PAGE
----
Monday, February 19, 2018

A Long Weekend in Berlin, Germany

If January moved at the pace of a sloth, then February is like a cheetah.  The month is almost over, and I haven't written anything because my schedule has been absolutely crazy.

The study abroad program I am studying through sent an email way back in November with a list of excursions that I could sign up for at an additional cost to my program.  This isn't uncommon for study abroad programs because it gives you the opportunity to explore new things without having to plan it out yourself.  One of those excursions was to spend a long weekend in Berlin, Germany and not only see the city but also learn more about World War II from Germany's point of view.

Thursday, February 8th:
I worked a half day before taking the tube to Heathrow Airport.  We didn't get to our hostel until about 9:00pm, so we were free to just do our own thing.  My roommate came with me and then we met some other girls in our program who don't live in the same building as we do.  Situations like these are funny because you get close to people really fast and just stick with them for the weekend.  It's like freshman orientation.  That night we stayed in the Hostel bar and ate and got to know each other.

Friday, February 9th:
We spent the entire morning doing a walking tour of Berlin.  We walked to the museums and looked at their architecture, saw memorials for the people affected and killed during the Holocaust, the Berlin Wall, and bullet marks that are still in the buildings.  Berlin (and Germany) is such an interesting place because they've entirely owned up to their atrocious acts and they want people to learn from their mistakes.  Anything that is related to that part of their history is free so that people can educate themselves on it.  But anything that is related to Hitler himself has pretty much been destroyed so that no one can make a shrine to him.
After our tour, we had free time, so my friends and I went to a chocolate shop that had chocolate sculptures of different monuments in Berlin and things like an airplane and the Titanic and a chocolate volcano.  We also walked through the Topography of Terror which was a museum about the  Nazi's and SS Officers.
That night we had a meet & mingle event in the hostel bar to get to know some of the kids on the trip with us, but everyone had kind of done that the night before.  It was still fun though to all sit together.  We thought about going out that night, but the hostel was cheap and didn't involve going out in the cold, so we ended up staying there.

Saturday, February 10th:
For most of the day, we went to Sachsenhausen which was an internment camp for prisoners during the Holocaust.  This camp's largest population was the gypsie people, but there was still Jewish prisoners as well.  This camp was also right next to the headquarters for the supervisor of all of the camps throughout Europe, so it was where they did a lot of testing different ways to efficiently kill people.
We then went to the East Side gallery, which is the longest intact piece of the Berlin Wall.  It's covered in artwork from artists all over the world.  Afterwards, we ate authentic German food for dinner at a really lively restaurant.  I ordered meatballs, but they were closer to two hamburger patties.  Experiencing the culture through its food was nice.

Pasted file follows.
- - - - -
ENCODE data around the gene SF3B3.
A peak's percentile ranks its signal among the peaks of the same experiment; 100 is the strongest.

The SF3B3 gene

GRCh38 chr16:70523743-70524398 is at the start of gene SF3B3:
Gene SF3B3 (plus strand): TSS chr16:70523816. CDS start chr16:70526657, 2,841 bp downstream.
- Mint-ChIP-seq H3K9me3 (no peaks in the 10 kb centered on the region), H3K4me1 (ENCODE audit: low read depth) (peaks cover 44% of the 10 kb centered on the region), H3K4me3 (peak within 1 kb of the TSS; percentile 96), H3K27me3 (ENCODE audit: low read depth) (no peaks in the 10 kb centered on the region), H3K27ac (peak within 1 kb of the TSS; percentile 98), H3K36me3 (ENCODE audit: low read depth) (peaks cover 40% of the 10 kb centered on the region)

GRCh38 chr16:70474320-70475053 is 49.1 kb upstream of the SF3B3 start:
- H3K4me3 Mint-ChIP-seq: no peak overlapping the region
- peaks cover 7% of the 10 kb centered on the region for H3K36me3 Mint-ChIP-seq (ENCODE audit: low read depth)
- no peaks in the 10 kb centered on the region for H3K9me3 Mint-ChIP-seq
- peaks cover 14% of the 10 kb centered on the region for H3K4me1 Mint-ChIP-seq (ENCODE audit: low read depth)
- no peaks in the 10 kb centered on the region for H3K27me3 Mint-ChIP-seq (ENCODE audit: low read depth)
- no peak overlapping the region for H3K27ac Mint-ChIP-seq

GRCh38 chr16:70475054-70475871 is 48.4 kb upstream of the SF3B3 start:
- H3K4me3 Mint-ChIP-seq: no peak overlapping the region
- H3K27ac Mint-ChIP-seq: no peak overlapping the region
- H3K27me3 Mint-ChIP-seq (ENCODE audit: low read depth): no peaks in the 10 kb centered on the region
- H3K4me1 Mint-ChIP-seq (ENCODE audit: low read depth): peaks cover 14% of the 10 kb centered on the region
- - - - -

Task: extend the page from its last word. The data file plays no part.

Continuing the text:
That night we agreed to try and find a club, but we never did.  We ended up walking around Berlin until about 2 in the morning in the freezing cold.  Needless to say, no one was pretty happy towards the end.  We did meet some really kind kids our age from Germany and ended up walking around with them and just talking about the differences between Germany and America.

Sunday, February 11th:  
Before we left for the airport, we were given a couple of hours to explore the Mauerpark Market.  It was a typical market with people trying to sell handmade things, but there was also food and a whole section that was just people trying to have a yard sale.  I bought some postcards that I'm going to frame when I get home in April.

I have always found the Holocaust such a fascinating topic.  The how and the why of it could happen in the modern era.  The Nazi's were smart; they understood psychological effects killing people could have, they were working to be the most efficient as they could be, and they were interested in trying new medical experiments.  However, the way they went about it was absolutely horrendous and if they had only focused all that effort on something else Germany would have such a different history.  It was a little hard to be in the city because it's one thing to learn all these things in a classroom somewhere, but to be in the actual place and to walk around and see memorial after memorial for all that the city has done wrong is a weird, emotional experience.  But I am glad I went on this trip because I don't think you can ever learn too much about a topic and like I said learning about it in the actual place it entirely different.

1 comment

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